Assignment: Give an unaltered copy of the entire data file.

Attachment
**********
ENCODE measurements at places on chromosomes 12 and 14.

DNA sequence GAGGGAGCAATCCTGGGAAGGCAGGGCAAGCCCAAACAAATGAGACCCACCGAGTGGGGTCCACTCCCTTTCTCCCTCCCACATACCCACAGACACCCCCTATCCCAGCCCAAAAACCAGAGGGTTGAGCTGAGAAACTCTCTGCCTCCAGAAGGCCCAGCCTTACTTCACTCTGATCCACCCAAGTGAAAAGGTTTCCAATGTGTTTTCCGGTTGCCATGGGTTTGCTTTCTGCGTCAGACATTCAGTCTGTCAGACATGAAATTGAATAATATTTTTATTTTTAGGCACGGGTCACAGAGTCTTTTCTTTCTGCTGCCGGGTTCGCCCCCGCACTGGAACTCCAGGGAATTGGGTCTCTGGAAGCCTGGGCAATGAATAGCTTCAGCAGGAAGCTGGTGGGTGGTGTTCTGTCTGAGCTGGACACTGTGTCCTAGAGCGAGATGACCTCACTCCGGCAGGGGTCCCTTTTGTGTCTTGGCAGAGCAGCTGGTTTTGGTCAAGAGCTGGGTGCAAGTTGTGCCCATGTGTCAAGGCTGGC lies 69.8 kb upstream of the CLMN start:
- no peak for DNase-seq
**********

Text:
ENCODE measurements at places on chromosomes 12 and 14.

DNA sequence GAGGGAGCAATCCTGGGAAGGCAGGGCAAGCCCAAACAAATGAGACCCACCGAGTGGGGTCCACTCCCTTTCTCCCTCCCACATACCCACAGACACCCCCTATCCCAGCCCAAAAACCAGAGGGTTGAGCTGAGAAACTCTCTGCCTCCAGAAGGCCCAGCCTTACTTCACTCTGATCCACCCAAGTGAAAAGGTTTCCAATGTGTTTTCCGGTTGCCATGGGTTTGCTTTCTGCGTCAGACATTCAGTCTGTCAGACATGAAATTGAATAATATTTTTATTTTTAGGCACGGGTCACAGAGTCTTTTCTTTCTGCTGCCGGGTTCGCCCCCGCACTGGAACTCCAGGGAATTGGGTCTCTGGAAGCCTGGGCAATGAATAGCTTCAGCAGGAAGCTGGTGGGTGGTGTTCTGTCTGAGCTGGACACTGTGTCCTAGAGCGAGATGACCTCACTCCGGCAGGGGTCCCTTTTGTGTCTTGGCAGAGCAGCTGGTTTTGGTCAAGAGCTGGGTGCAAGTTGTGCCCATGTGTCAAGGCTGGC lies 69.8 kb upstream of the CLMN start:
- no peak for DNase-seq